Posts Tagged ‘Istanbul’

Mehmet + Instanbul = Amazing!

Executive coaching is about helping business leaders see from a different perspective.  It reminds me a little bit of my tour guide Mehmet last month in Istanbul.

We were walking along the gardens between Topkapi Palacein the Blue Mosque and Mehmet told me to stop and turn around.  We had the most spectacular view of historic Istanbul overlooking the Bosphorus Strait.

It reminded me a little bit of the coaching journey I take with executives and family businessowners.  Like Mehmet I have been on many tours and usually know just the right place to ask people to stop and take a look.  Without him I would’ve walked right by that spot and missed an important vantage point.

I know it’s human nature to think we can figure it out ourselves, and many times we can.  But having Mehmet along made the process go simpler, quicker and more enjoyable.  I could have wandered around and seen many sites, but his expertise made the journey so much more fruitful.

And again like coaching, he turned me back out on my own in the city the second day but because of his guidance and experience, I was able to navigate with more confidence and ease.

I think I’m a tour guide for helping executives and family businesses have a more profitable and enjoyable journey.

 Thanks Mehmet!

Coaching is a universal language

Today I had the unique and enjoyable experience of observing our Turkish coaching students to see how they were progressing during this week’s class. The new part was that they were coaching in their Turkish language. While I don’t speak Turkish, I saw many wonderful things. I saw coaches making connections with their clients through their eyes, their expressions and the client’s own reactions. I saw insights happening with wide open eyes. I saw enthusiasm and passion for helping people move forward with new action and commitments. Best of all I saw a special partnership.

Tomorrow I will ask them to coach in English so I can hear more dimensions of their work. But for today I could see coaching was producing the desired outcomes. Coaching is universal and special.

 

  • Posted by Pete Walsh
  • Thursday, May 12th, 2011
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Just when you thought we were different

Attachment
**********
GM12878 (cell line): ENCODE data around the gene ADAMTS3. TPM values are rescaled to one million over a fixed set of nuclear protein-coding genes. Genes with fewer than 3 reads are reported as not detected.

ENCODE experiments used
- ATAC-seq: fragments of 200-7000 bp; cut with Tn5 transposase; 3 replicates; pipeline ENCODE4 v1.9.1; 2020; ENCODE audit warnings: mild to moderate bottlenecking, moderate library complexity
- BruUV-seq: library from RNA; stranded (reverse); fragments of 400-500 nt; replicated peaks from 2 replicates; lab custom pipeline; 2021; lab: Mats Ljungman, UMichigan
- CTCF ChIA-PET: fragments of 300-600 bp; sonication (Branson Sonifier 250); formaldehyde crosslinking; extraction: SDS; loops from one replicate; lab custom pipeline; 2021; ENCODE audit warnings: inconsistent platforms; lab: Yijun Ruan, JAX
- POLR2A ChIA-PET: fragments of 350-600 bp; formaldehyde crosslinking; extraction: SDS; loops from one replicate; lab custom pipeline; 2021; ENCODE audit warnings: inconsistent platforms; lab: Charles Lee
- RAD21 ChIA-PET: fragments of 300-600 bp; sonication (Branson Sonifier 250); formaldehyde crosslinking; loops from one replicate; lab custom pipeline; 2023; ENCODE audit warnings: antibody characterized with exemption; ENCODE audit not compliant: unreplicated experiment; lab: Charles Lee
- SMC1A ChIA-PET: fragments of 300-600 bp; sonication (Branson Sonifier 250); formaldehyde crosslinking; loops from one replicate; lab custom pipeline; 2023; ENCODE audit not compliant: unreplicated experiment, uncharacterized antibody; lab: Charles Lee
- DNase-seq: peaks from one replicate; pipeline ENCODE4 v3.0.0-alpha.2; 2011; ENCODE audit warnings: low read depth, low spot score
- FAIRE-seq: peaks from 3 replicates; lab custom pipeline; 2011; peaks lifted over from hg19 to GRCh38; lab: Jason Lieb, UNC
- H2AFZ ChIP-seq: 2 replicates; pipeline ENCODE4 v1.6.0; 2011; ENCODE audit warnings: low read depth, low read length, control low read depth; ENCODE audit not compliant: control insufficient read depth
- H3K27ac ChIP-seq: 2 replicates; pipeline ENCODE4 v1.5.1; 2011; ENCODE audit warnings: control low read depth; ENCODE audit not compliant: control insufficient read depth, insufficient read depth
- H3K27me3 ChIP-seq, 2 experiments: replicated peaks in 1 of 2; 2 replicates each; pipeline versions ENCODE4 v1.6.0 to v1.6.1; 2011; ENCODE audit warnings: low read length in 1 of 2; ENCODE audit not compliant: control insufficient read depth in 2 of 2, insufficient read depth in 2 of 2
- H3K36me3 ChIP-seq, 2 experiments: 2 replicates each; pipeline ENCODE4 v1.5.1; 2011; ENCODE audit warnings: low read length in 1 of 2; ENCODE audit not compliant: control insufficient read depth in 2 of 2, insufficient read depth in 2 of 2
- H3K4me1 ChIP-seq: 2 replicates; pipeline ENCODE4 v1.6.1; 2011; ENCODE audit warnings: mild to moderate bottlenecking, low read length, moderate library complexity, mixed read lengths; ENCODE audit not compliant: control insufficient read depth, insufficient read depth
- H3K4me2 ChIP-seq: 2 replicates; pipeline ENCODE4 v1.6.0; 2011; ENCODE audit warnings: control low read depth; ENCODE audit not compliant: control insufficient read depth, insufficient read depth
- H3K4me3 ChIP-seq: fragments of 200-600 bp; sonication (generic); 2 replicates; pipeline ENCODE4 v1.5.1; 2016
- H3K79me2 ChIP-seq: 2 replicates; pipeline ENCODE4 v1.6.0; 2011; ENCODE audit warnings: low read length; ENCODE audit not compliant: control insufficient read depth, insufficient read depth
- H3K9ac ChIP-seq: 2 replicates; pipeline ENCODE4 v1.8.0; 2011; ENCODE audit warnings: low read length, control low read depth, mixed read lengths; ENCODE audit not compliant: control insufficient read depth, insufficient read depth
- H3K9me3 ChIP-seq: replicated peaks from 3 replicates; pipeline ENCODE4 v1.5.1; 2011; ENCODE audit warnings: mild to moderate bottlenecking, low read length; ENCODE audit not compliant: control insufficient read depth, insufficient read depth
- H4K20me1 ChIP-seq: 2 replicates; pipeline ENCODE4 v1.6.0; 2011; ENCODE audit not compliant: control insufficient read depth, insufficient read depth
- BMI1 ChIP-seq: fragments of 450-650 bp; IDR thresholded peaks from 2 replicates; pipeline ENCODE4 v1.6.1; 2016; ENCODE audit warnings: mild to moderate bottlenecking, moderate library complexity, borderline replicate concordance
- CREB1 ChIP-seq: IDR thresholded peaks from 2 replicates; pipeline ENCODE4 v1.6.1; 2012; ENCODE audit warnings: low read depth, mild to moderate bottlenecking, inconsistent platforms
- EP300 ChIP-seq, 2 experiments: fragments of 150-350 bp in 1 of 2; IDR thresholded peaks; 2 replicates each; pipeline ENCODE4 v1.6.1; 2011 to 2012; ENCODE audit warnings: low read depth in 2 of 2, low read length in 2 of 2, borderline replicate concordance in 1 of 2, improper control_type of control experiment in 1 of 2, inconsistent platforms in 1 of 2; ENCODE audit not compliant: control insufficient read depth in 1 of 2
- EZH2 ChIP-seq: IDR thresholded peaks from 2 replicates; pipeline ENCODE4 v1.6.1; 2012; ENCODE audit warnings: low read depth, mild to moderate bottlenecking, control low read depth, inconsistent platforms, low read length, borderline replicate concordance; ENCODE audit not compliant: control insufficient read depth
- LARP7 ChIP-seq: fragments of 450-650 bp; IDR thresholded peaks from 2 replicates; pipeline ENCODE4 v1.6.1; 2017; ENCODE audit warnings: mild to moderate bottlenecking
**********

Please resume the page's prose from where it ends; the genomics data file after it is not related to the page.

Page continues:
Albert Long Hall
South Campus

My visit to Turkey has illuminated many cultural differences for sure. At the same time it has reinforced the notion that we are more similar than we are different. Coaching leaders here sounds the same as coaching executives in the United States. All of us are looking for ways to find more effectiveness, meaning and ultimately personal satisfaction in our lives.

The coaching process gives us a chance to take pause, be reflective and explore the patterns of thinking and acting that hold us back from living our most powerful and rewarding life. Coaching is about being willing to be challenged and stretching ourselves to reach for new heights. When we declare new possibilities with clear intentions it’s amazing how we set ourselves on a new course.

  • Awareness (of where we are), choice (about where we want to go) and trust in ourselves and the process of getting there.

Thank you to the Turkish participants for allowing me to be on the journey with them.

  • Posted by Pete Walsh
  • Wednesday, May 11th, 2011
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Observations from Istanbul

The first thing you can’t help but notice is the sheer number of people in this ancient city. Fourteen to seventeen million depend on who you ask.  Istanbul has seen a lot over the course of its history and is still strong, vibrant and proud. The city is amazingly clean, modern and well maintained for its age.

It’s a marvel to see how efficiently the public transportation system moves everyone around between light rail, train and big and little buses. When you take one look at the car traffic you’ll readily jump on a light rail.  In my 45 minute cab ride from the airport (20 miles) we were moving quickly about 5 minutes and creeping along for the rest of the time. My cabby made every effort to switch routes, squeeze in where he shouldn’t and give a few drivers a piece of his mind, but in the end it was annoyingly slow for both of us.

 See full size imageThe highlight of the first day was a trip to the spice market, one of the oldest continuously run markets in the world. As a lifelong entrepreneur is was entertaining to see the free market system in full swing. Merchants  giving their   lively spiel to each prospective customer, haggling for the best deal and seemingly enjoy the whole experience all the while. It might have been 300 years ago for that matter, raw goods displayed on crates, a scale for weighing and an almost overwhelming amount of foot traffic and enthusiasm. Spices, cheese, herbs, even chickens, and of course the market staple – leeches. I can’t remember when I’ve seen a better bargain on a good old leech.

In the end I was struck by the simplicity, warmth and good spirit if it all. The Turkish people seem very comfortable in who they are and enjoy the traditions of their great city. They welcomed me with a warm smile, a huge selection of bargains and good deal on a rack of spices. Tomorrow I’m off to the more upscale district by Taksim Square.

  • Posted by Pete Walsh
  • Tuesday, May 10th, 2011
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